Thursday, January 24, 2008

Bananas Are Not the Only Fruit

Canarian Bananas

In Three Random Facts About the Spanish, Notes from Spain's Ben Curtis says, Bananas must come from the Canary Islands. He adds, "And if they come from anywhere else, many a Spaniard will rather go banana-less until the next shipment comes in." We're certainly glad to hear that the marketing is still working.

You'd have to be very old to remember a time when the small, flavorful Canary Islands' bananas were the favorite in Britain too. Now they can't be found there and haven't been able to be exported outside of Spain and the Balearic Islands because of EU regulations. EU banana-growing (France grows them too in Guyana) is being phased out in favour of Caribbean ones to support underdeveloped countries, while the Canarian industry is converting itself to mangos, papayas, pineapples, etc.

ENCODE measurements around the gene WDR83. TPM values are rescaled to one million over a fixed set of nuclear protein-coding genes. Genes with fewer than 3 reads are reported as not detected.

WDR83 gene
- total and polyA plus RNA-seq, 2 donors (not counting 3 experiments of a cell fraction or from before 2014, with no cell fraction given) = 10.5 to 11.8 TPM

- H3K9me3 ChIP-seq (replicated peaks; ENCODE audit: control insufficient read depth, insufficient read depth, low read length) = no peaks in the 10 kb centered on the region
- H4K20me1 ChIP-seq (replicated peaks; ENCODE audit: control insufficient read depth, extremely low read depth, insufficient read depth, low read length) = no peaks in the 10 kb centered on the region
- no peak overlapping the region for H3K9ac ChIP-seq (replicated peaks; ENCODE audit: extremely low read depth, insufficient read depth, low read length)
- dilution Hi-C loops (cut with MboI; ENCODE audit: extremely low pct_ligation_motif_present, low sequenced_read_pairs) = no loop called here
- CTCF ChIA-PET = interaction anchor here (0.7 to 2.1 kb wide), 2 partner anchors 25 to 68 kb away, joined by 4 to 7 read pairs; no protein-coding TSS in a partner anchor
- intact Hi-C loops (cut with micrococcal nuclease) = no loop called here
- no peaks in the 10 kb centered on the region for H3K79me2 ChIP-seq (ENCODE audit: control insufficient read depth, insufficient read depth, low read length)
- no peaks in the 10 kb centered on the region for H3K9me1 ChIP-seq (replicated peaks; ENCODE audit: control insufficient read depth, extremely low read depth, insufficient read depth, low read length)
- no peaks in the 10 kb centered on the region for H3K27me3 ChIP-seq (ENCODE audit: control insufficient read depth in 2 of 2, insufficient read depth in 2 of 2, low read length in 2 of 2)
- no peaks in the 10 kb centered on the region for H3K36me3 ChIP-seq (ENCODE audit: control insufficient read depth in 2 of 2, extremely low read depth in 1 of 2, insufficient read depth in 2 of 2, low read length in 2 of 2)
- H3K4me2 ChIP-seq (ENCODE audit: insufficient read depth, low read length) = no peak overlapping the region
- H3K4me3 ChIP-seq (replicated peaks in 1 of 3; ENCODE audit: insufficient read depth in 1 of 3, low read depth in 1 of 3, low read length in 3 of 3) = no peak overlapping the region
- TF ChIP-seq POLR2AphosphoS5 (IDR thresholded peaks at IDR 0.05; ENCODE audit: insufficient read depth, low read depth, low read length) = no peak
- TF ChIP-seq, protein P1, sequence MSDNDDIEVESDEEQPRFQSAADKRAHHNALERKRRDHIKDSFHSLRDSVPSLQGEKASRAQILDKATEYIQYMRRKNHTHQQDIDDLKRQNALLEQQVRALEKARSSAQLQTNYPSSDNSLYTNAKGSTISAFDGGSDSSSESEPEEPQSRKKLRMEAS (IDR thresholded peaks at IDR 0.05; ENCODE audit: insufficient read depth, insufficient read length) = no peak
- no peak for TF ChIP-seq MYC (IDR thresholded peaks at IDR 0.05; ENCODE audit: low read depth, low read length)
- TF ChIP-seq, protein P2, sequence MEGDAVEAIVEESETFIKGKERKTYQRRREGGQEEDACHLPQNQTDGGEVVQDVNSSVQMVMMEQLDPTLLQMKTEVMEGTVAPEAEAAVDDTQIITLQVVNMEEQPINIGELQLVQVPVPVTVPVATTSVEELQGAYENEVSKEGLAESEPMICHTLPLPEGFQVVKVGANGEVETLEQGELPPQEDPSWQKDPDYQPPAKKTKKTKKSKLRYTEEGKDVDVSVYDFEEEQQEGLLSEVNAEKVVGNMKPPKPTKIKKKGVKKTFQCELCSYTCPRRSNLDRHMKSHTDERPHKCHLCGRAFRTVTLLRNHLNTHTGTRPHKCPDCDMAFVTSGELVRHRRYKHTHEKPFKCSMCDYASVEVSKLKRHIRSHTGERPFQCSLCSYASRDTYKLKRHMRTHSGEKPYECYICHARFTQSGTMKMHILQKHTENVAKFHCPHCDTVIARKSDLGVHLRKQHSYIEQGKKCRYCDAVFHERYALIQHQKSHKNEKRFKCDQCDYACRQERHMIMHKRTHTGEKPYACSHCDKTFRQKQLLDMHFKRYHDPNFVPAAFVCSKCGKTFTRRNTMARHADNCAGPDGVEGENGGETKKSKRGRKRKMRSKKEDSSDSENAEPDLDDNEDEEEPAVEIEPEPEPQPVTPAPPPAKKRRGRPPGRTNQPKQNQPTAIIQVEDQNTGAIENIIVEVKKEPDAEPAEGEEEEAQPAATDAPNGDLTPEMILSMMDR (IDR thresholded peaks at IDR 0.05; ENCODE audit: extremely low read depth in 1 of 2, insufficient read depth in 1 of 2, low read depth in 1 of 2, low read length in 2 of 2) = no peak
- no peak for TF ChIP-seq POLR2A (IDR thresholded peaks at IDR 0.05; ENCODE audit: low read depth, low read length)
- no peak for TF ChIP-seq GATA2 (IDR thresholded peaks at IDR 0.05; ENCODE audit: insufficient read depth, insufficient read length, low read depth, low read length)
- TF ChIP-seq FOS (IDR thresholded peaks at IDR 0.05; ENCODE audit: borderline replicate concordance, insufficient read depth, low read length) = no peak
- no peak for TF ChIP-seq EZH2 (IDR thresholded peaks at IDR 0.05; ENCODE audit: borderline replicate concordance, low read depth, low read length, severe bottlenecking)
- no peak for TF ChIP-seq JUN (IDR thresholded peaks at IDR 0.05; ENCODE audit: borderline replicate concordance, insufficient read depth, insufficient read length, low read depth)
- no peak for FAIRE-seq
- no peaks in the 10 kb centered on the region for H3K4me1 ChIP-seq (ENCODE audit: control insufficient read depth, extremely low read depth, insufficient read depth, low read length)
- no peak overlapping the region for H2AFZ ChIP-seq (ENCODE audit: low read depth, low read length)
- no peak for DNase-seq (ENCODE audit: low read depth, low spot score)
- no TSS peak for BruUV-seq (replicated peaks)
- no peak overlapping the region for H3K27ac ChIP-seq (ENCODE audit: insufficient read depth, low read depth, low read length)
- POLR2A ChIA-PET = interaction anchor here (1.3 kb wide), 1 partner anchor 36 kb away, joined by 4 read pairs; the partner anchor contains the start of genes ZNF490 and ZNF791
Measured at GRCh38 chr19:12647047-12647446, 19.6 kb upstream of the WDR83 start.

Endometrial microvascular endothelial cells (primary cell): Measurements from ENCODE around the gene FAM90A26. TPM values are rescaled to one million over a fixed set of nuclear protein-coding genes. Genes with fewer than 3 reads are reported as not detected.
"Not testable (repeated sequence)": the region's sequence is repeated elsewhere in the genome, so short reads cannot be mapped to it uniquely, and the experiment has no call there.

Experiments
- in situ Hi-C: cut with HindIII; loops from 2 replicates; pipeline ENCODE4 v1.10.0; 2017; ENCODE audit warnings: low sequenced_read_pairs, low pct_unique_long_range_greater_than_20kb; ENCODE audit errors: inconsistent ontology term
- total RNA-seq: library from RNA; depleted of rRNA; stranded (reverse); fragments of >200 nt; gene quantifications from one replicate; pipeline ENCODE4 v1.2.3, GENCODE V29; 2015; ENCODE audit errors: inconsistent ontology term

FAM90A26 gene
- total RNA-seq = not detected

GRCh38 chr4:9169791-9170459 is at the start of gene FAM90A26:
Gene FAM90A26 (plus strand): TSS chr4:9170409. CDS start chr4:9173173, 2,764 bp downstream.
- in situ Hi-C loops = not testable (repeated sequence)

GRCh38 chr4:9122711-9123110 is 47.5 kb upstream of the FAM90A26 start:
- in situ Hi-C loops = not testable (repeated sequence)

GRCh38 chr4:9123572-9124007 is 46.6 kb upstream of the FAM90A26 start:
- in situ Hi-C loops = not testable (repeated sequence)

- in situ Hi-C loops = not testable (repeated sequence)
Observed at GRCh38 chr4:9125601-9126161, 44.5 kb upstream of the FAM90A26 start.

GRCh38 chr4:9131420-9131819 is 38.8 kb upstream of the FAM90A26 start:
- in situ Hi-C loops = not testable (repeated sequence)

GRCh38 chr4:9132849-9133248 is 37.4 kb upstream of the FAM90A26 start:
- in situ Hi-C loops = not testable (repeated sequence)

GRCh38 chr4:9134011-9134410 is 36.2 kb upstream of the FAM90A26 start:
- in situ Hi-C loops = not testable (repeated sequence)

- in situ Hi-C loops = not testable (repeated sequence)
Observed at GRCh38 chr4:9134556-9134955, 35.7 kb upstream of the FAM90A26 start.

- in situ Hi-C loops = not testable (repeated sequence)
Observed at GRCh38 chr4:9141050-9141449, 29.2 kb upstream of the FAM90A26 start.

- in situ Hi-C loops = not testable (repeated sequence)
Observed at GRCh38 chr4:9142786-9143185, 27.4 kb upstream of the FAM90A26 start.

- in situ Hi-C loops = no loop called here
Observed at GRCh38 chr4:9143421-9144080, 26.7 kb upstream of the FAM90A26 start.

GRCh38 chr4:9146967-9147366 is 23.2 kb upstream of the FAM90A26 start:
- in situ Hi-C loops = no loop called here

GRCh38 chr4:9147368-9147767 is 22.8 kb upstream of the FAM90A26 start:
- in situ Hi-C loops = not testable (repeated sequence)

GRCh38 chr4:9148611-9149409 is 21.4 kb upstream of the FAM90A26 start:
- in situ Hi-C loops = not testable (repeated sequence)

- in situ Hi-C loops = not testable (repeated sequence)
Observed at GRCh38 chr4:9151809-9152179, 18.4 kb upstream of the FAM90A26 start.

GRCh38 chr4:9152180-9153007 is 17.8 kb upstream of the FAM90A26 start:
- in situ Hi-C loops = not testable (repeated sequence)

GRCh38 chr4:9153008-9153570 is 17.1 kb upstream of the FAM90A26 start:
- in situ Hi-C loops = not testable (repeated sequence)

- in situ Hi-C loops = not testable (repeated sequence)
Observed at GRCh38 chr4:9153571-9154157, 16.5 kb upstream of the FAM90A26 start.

In the 1870s Thomas Fyffe, a London food wholesaler, went into partnership with a fruit dealer named Hudson who had connections in the Canary Islands. In 1878 they shipped their first cargo of bananas to England. Within five years the business had become so successful that they purchased land in the Canaries to be cultivated as banana plantations. Then the WWI British maritime blockade of Europe destroyed the banana trade. Canarios voted with their feet and fled the poverty in droves for a new life in Latin America.

For now, if you want to taste a Canarian Banana, you have to come to Spain.
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